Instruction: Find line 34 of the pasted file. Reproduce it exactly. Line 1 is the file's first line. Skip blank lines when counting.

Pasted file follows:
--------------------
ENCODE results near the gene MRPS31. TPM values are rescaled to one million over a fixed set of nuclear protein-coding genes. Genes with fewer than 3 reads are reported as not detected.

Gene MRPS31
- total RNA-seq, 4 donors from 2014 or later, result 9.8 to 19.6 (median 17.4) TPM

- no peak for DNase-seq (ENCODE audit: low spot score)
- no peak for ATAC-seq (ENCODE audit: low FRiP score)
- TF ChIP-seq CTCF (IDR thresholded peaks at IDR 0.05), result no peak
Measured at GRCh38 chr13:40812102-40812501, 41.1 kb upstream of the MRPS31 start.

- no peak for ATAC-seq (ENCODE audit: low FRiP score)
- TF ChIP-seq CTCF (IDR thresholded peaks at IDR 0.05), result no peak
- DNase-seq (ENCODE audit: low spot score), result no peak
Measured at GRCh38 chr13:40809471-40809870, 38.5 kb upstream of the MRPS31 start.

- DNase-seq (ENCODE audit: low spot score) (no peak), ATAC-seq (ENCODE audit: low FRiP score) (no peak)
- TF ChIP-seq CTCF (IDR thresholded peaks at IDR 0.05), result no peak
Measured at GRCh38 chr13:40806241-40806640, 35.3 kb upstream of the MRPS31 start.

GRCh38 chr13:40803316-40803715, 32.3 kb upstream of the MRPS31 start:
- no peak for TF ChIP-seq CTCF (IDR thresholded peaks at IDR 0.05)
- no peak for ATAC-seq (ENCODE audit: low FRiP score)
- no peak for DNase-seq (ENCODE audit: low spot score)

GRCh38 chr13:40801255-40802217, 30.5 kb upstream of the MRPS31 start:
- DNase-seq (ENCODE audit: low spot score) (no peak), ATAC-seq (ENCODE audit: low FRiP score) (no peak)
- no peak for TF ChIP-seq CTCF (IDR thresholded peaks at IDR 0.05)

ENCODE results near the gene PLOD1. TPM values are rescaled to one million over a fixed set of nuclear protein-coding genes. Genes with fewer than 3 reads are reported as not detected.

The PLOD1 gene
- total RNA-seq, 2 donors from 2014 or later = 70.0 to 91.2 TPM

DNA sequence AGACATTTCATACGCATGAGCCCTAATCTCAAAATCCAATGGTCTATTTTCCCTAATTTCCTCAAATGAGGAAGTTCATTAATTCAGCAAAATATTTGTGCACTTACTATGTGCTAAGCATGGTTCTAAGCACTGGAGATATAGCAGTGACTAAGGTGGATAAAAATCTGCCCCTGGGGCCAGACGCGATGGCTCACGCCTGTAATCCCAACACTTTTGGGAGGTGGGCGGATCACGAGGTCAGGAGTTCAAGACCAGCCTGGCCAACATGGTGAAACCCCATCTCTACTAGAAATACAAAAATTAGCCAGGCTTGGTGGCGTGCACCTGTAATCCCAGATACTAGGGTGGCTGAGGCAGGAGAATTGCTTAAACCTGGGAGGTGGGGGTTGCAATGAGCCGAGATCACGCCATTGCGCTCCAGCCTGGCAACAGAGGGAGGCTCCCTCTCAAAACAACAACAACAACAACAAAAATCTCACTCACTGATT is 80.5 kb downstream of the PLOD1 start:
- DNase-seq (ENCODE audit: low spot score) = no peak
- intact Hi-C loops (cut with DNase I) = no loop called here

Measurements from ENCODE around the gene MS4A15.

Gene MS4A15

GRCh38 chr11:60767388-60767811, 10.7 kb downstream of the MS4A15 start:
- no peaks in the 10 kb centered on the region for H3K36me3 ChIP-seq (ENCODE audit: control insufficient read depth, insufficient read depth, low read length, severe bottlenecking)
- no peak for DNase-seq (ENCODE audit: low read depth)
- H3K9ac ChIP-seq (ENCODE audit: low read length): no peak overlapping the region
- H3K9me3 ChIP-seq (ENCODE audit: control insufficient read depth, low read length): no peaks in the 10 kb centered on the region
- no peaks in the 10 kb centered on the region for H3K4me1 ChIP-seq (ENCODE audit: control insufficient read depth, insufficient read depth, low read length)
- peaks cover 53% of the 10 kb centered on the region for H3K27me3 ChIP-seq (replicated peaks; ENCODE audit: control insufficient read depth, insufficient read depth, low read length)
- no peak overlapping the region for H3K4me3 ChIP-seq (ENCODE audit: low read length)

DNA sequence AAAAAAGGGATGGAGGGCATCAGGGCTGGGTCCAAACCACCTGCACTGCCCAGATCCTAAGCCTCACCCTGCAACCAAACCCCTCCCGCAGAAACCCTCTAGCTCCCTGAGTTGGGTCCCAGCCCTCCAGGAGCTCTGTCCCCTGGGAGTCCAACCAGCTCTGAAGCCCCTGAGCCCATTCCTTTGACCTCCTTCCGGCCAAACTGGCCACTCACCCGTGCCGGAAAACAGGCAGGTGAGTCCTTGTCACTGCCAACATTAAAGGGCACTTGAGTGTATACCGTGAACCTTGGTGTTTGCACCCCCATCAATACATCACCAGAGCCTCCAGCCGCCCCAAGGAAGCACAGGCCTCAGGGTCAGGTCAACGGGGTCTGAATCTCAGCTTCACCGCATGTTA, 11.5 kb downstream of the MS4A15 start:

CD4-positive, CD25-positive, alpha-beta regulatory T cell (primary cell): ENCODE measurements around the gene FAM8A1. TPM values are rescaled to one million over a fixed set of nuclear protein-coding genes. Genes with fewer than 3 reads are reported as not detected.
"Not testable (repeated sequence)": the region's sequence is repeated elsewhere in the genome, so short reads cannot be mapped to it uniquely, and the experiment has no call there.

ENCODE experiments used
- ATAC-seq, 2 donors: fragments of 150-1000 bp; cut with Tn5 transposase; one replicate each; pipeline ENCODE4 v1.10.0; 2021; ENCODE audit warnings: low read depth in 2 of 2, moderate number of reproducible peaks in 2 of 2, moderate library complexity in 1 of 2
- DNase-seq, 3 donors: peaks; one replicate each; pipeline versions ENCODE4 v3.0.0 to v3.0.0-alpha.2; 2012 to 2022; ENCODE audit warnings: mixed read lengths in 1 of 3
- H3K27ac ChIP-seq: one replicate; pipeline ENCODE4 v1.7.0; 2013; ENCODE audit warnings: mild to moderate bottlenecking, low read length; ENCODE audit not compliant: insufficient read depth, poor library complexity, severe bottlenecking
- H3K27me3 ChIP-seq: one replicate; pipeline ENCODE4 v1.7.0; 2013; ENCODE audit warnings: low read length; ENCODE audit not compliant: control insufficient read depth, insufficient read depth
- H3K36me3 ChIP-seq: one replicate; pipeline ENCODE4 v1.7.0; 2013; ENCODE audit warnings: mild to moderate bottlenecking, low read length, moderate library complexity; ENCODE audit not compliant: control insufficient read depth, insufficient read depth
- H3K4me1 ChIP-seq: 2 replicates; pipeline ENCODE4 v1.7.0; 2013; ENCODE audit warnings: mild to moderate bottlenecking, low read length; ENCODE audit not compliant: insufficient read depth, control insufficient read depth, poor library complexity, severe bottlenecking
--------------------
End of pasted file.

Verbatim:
- H3K9me3 ChIP-seq (ENCODE audit: control insufficient read depth, low read length): no peaks in the 10 kb centered on the region